If you’re relocating out of state or across county borders, you should consider registering your pet in the weeks after the relocation. This is primarily to guarantee that animals obtain the required vaccinations for public safety.

  • Book an Electrician

Find a reputable local electrician to inspect any outlets that aren’t working or are overheating in your new home. They should also be able to help you hang light fixtures and determine if your electrical panel needs to be upgraded.

Conclusions

Schedule the move as soon as possible. The more you wait, the more important availability becomes. And you won’t be able to make any further plans until you’ve resolved this issue. You’ll feel better if you contact a moving firm.

Unpacking is made simpler by paring down goods, but there are times when you need to get things into boxes.

Rather than wasting time going through everything, concentrate your efforts on properly packaging the things. Don’t worry about it, start packing.

Planning gives you power. Some aspects must be taken care of right away (like transferring school records, connecting utilities, and arranging to park).

Set up a few hours to complete all of these tasks at once. Also, do as much as you can on the internet. It’s always a bonus to spend less time on hold.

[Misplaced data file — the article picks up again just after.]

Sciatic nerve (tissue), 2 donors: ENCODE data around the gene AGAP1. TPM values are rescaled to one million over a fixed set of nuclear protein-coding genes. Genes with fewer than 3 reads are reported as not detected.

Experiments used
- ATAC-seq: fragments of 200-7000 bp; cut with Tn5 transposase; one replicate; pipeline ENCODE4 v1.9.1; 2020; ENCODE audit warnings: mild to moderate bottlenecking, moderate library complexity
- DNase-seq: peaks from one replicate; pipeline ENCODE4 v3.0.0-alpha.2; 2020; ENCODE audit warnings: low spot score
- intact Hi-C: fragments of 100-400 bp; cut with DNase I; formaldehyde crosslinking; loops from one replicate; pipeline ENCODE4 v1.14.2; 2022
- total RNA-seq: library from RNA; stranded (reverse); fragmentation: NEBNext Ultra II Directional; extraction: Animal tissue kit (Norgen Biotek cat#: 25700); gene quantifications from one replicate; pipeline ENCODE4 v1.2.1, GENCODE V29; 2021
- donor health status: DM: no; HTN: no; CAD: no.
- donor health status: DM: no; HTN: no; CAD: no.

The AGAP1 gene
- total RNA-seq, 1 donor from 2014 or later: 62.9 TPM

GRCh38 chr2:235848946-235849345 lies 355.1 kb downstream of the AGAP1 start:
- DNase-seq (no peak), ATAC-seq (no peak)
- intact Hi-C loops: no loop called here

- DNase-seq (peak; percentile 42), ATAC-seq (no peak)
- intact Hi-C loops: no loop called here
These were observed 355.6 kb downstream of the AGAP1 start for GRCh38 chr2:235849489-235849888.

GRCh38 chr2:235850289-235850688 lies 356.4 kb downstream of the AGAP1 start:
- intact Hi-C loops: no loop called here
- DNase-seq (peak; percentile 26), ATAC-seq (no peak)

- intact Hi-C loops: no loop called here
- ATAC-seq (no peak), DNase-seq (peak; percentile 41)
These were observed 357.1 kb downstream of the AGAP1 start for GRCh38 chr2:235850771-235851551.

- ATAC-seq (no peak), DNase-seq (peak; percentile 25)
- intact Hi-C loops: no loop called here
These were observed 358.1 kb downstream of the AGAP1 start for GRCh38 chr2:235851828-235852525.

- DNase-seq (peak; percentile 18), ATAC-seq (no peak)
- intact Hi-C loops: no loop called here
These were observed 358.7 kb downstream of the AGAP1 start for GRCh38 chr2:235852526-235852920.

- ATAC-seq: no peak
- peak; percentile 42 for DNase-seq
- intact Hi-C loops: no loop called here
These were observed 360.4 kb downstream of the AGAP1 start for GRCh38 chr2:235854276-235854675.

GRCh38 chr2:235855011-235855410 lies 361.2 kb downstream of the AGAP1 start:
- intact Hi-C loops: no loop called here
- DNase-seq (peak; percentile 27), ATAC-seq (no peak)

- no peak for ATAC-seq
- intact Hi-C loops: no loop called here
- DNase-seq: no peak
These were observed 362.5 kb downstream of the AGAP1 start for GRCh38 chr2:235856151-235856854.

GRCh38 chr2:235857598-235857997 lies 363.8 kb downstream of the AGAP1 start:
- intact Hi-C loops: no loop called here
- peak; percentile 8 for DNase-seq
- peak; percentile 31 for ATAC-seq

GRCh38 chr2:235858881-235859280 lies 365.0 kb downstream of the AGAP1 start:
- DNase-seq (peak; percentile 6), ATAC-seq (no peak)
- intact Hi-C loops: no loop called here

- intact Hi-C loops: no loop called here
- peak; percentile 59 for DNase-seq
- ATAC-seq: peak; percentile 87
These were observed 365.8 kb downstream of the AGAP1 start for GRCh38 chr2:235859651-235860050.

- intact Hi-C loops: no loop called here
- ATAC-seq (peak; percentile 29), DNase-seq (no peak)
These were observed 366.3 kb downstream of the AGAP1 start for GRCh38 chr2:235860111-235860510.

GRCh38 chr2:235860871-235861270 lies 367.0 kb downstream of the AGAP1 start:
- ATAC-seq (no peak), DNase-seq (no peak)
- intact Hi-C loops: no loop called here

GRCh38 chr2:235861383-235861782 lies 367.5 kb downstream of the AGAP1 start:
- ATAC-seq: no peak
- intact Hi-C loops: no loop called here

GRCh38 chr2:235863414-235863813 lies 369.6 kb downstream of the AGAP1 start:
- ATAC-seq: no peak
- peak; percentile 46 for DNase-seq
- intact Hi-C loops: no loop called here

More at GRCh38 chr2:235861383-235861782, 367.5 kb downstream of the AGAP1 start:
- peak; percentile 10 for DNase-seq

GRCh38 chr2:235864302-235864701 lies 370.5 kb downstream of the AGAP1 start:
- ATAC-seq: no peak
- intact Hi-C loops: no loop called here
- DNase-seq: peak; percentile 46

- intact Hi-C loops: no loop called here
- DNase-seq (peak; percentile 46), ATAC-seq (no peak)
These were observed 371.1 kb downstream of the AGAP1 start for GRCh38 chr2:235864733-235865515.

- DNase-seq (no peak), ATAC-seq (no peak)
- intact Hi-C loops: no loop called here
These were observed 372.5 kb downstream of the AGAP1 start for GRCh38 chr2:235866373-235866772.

Don’t worry if you’re short on time. Some tasks can be postponed until after the relocation. Accelerate the procedure. It’s hard to think of everything on such short notice.

You have to roll with the punches occasionally, whether it’s picking a motel on your route to your new home or rushing to the shop for extra packing goods. Don’t look back after you’ve made a decision.

Contact Us

Services

Testimonials

There is no such thing as an easy move… unless you hire these guys. Great communication from the onset and even better crew. Very hard working, communicative and efficient. Did a wonderful job with fragile items and tough to navigate spaces. My move was to San Francisco for 2 bedroom. I am picky and they did a great job. I heartily recommend them.
– Andrew J
Get Your Free Quote Now
Applying for a moving estimate is simple, prompt & effortless!